#1
Hi, does anyone of you know how big the voltagedrop is when you rectify 12V 2A with a rectifier with maxratings: 100v 2A ???

Thanks
"I never liked those Deep Purples or those sort of things. I always hated it. I always thought it was a poor man’s Led Zeppelin"
// Angus Young

+1
#2
That hard to anwser? C`mon!
"I never liked those Deep Purples or those sort of things. I always hated it. I always thought it was a poor man’s Led Zeppelin"
// Angus Young

+1
#3
it's actually impossible to answer unless you specify what kind of rectifier configuration.

Tube?
Half Wave?
Full Wave?
Full Wave Bridge?
Is it just some black box rectifier?

I could probably give you an answer if you specify what kind of rectifier.
#4
Oh, ofcourse! Sorry, my bad :P

Full Wave (not "homemade" four diodes. a compact one)
You understand my bad English? :P
Thanks!
"I never liked those Deep Purples or those sort of things. I always hated it. I always thought it was a poor man’s Led Zeppelin"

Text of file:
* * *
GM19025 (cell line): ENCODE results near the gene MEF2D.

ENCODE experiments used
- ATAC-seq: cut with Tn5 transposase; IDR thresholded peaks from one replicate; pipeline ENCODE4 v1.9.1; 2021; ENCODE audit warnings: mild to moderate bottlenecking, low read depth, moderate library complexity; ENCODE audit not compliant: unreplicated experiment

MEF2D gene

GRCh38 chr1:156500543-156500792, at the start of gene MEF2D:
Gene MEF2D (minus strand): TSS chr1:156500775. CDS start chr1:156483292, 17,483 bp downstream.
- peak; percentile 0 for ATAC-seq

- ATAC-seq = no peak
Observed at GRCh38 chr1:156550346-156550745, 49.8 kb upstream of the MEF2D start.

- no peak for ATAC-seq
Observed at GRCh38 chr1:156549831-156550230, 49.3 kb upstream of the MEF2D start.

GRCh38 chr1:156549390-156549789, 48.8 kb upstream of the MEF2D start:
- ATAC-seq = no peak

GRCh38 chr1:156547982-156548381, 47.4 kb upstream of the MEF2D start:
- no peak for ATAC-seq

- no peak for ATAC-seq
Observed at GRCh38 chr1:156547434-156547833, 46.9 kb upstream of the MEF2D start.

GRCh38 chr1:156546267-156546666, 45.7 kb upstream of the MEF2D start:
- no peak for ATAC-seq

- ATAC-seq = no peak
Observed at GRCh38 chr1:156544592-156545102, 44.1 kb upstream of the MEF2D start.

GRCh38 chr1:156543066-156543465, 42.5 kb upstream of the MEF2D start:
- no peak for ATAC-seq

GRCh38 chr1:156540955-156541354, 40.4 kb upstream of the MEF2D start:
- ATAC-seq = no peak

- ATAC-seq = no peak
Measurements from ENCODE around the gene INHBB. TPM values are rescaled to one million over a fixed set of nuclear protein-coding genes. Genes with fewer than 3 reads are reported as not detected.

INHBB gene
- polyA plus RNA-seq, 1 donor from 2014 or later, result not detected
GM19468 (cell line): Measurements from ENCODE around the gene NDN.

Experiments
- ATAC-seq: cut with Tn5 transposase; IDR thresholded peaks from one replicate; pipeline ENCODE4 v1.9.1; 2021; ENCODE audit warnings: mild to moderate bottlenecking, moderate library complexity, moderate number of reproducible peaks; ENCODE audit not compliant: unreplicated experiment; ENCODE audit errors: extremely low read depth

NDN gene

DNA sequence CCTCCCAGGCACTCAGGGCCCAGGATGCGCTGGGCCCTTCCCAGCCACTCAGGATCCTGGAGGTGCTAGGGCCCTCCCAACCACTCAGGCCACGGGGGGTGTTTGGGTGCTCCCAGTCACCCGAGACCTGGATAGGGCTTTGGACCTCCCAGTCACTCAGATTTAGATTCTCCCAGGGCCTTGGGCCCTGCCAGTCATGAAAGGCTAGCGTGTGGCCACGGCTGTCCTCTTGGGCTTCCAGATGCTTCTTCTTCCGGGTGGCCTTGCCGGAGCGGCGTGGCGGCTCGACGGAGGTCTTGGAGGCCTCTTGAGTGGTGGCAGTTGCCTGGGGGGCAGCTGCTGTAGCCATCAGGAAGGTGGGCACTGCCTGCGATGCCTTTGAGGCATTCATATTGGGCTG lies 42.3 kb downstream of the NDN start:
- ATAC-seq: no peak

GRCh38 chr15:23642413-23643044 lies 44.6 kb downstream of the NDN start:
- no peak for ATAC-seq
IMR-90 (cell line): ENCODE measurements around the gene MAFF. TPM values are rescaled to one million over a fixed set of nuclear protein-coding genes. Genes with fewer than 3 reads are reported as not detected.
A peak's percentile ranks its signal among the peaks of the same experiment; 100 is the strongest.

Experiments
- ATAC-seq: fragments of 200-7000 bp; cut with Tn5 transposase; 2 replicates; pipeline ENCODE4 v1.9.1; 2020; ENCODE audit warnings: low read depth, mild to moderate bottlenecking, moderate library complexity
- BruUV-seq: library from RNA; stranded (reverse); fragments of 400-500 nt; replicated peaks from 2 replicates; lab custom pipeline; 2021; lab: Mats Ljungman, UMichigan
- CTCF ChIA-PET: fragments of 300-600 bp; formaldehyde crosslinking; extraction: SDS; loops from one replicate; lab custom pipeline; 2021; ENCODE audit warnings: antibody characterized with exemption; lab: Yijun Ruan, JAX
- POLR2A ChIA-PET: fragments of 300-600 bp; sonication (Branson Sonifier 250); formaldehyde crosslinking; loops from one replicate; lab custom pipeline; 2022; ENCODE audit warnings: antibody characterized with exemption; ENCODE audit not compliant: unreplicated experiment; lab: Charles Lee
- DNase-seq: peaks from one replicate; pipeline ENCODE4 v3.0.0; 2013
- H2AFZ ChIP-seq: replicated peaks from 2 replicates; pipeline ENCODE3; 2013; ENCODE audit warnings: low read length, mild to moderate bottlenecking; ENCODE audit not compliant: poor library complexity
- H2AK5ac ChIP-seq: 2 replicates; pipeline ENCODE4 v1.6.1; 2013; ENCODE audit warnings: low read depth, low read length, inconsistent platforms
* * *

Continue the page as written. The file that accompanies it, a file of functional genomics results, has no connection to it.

// Angus Young

+1
#5
assuming you're using some kind of power transformer, that'll convert your wall voltage to 12 VAC, then a full wave bridge rectifier (4 diodes, 1 resistor + whatever other stuff like a filter and voltage regulator).

Anyway, you should get ~11.3V output from your average silicon diode configuration.
#6
Ok... thanks. But is the voltagedrop always around 0.7volts thru all diodes or is there any diffrens from diode to diode, does the size of the diode change anything? Im gonna stabilize the voltage to 6.3V to run the heaters...
"I never liked those Deep Purples or those sort of things. I always hated it. I always thought it was a poor man’s Led Zeppelin"
// Angus Young

+1
#7
the voltage drop will be approximately 0.7 volts for the entire system.
Silicon diodes have pretty much the same voltage drop (~0.7-0.8 volts).
#8
Ok... Thanks!
"I never liked those Deep Purples or those sort of things. I always hated it. I always thought it was a poor man’s Led Zeppelin"
// Angus Young

+1